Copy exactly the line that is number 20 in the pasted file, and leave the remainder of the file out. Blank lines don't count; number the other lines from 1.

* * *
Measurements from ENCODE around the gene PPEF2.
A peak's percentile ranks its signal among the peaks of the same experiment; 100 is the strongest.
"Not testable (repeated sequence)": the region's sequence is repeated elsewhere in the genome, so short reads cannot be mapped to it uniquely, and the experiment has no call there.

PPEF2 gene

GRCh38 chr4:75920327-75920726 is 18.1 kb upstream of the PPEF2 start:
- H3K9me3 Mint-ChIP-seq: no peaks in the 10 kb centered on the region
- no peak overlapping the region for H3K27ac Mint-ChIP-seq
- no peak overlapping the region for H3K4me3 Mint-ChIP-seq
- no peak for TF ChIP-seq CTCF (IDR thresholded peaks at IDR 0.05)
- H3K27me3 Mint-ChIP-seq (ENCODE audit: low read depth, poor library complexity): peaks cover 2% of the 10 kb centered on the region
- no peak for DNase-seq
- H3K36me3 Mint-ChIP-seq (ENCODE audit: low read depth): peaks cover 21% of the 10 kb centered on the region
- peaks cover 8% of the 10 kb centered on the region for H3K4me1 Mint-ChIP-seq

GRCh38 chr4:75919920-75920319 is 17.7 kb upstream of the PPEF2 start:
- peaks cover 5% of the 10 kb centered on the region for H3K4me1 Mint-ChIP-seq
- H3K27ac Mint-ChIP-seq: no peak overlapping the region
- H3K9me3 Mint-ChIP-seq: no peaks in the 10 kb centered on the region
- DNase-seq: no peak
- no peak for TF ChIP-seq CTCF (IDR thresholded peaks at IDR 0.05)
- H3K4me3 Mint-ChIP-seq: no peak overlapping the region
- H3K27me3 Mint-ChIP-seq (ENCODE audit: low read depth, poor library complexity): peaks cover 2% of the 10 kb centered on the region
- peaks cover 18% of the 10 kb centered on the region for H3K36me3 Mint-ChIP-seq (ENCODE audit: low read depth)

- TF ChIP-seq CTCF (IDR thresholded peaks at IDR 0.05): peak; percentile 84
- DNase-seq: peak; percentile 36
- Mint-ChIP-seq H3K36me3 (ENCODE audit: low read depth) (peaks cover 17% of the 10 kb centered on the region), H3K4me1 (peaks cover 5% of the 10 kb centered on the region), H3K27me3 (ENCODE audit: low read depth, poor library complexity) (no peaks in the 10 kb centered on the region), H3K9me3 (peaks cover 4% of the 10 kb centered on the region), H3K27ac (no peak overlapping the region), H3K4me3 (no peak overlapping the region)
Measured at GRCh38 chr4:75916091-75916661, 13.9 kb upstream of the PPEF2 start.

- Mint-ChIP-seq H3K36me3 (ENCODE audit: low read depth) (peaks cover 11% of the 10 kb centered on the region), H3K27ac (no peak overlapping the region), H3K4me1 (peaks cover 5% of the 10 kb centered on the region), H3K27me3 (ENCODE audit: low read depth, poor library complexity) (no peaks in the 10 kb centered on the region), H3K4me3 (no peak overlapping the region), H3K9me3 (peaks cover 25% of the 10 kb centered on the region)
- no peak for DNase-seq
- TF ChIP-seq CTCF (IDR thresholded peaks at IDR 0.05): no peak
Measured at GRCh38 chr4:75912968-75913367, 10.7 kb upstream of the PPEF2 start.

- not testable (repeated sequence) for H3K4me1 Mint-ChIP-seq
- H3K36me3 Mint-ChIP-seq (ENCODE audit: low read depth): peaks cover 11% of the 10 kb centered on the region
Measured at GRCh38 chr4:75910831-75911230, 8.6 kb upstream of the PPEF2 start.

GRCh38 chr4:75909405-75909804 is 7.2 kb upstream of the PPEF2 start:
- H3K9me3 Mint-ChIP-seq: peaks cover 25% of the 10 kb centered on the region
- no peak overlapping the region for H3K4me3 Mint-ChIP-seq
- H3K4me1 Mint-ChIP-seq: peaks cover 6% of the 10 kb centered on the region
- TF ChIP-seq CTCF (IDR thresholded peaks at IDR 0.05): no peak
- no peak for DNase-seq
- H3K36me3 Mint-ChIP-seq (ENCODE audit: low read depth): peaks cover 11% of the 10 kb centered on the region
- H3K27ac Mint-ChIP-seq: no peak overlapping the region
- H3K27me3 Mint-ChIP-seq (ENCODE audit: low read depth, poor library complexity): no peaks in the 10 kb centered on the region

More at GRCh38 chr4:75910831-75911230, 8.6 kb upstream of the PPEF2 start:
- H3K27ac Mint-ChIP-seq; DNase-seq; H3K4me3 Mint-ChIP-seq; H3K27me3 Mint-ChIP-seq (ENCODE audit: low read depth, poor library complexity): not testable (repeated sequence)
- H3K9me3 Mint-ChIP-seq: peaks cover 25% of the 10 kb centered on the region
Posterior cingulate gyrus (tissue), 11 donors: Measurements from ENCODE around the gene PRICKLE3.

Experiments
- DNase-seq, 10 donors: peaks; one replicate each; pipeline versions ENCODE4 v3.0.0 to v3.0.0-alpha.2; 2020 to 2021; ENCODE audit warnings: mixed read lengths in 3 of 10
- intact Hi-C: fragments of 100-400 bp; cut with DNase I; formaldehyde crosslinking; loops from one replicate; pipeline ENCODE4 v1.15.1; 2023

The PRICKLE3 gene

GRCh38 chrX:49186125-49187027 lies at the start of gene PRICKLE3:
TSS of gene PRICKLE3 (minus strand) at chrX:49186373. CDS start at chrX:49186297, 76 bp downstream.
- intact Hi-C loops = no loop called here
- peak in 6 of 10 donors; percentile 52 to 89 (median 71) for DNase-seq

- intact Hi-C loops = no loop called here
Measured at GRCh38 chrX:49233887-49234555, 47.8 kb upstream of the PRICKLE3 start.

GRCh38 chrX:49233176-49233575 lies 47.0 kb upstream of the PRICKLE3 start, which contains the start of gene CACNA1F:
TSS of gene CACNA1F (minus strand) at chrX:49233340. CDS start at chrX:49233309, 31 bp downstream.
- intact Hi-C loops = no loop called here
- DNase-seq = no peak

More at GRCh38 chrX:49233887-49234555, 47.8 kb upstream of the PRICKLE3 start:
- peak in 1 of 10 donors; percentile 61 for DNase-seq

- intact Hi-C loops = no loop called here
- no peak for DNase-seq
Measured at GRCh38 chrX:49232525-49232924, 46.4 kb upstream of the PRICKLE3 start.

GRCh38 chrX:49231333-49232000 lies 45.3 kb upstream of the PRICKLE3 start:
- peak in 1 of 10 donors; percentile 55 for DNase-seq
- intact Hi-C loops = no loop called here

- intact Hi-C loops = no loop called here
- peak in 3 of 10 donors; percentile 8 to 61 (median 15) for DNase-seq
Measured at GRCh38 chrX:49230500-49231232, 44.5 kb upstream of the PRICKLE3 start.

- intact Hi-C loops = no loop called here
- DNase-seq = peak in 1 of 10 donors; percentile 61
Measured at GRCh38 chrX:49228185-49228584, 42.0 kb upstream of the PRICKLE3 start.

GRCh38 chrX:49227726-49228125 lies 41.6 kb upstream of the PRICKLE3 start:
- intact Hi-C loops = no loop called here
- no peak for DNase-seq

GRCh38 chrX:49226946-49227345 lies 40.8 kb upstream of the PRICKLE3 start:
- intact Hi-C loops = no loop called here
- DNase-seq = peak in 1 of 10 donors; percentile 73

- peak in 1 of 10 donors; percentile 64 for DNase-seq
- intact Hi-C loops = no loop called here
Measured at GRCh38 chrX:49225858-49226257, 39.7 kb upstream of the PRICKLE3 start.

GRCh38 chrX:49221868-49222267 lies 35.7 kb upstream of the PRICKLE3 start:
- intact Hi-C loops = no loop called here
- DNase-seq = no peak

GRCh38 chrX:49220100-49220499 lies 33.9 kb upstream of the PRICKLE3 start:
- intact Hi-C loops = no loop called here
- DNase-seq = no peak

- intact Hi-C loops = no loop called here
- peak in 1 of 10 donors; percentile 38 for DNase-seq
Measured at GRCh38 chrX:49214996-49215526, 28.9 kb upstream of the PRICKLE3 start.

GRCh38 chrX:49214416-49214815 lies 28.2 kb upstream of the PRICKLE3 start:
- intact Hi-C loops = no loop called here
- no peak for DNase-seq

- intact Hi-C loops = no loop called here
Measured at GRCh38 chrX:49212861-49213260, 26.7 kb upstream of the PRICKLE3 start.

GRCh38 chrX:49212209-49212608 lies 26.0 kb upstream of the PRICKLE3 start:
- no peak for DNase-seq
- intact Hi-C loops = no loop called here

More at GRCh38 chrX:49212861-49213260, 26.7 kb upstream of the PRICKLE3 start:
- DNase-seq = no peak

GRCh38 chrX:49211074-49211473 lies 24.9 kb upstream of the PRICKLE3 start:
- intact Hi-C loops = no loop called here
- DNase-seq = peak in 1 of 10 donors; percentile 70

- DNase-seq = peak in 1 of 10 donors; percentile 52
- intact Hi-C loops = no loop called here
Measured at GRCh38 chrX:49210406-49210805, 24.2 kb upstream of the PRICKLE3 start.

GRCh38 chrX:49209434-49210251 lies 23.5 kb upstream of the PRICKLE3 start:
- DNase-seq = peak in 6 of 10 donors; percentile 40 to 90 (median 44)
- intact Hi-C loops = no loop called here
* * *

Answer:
- H3K4me3 Mint-ChIP-seq: no peak overlapping the region